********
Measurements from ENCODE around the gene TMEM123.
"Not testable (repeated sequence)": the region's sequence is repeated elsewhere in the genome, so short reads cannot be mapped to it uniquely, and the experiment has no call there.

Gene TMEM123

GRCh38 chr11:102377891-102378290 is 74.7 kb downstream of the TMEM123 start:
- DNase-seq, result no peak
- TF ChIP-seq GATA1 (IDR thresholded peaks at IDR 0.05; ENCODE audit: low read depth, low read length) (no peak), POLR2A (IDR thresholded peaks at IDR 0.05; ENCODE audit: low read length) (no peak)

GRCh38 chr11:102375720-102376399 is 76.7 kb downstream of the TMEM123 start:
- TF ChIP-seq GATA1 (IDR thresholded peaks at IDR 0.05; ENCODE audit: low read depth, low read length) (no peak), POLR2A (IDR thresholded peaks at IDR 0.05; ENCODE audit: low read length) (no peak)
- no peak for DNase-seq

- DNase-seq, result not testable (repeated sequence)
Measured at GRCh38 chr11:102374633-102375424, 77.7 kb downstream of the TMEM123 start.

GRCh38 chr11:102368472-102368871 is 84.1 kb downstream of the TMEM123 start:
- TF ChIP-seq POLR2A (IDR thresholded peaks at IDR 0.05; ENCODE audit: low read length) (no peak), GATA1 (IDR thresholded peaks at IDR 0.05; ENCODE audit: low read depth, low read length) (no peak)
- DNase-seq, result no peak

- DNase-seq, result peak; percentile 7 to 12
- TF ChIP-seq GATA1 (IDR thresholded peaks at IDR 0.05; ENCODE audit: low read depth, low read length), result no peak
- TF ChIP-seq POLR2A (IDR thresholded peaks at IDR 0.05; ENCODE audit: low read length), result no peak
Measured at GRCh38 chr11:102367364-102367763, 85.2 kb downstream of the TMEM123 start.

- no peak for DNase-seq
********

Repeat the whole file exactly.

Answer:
Measurements from ENCODE around the gene TMEM123.
"Not testable (repeated sequence)": the region's sequence is repeated elsewhere in the genome, so short reads cannot be mapped to it uniquely, and the experiment has no call there.

Gene TMEM123

GRCh38 chr11:102377891-102378290 is 74.7 kb downstream of the TMEM123 start:
- DNase-seq, result no peak
- TF ChIP-seq GATA1 (IDR thresholded peaks at IDR 0.05; ENCODE audit: low read depth, low read length) (no peak), POLR2A (IDR thresholded peaks at IDR 0.05; ENCODE audit: low read length) (no peak)

GRCh38 chr11:102375720-102376399 is 76.7 kb downstream of the TMEM123 start:
- TF ChIP-seq GATA1 (IDR thresholded peaks at IDR 0.05; ENCODE audit: low read depth, low read length) (no peak), POLR2A (IDR thresholded peaks at IDR 0.05; ENCODE audit: low read length) (no peak)
- no peak for DNase-seq

- DNase-seq, result not testable (repeated sequence)
Measured at GRCh38 chr11:102374633-102375424, 77.7 kb downstream of the TMEM123 start.

GRCh38 chr11:102368472-102368871 is 84.1 kb downstream of the TMEM123 start:
- TF ChIP-seq POLR2A (IDR thresholded peaks at IDR 0.05; ENCODE audit: low read length) (no peak), GATA1 (IDR thresholded peaks at IDR 0.05; ENCODE audit: low read depth, low read length) (no peak)
- DNase-seq, result no peak

- DNase-seq, result peak; percentile 7 to 12
- TF ChIP-seq GATA1 (IDR thresholded peaks at IDR 0.05; ENCODE audit: low read depth, low read length), result no peak
- TF ChIP-seq POLR2A (IDR thresholded peaks at IDR 0.05; ENCODE audit: low read length), result no peak
Measured at GRCh38 chr11:102367364-102367763, 85.2 kb downstream of the TMEM123 start.

- no peak for DNase-seq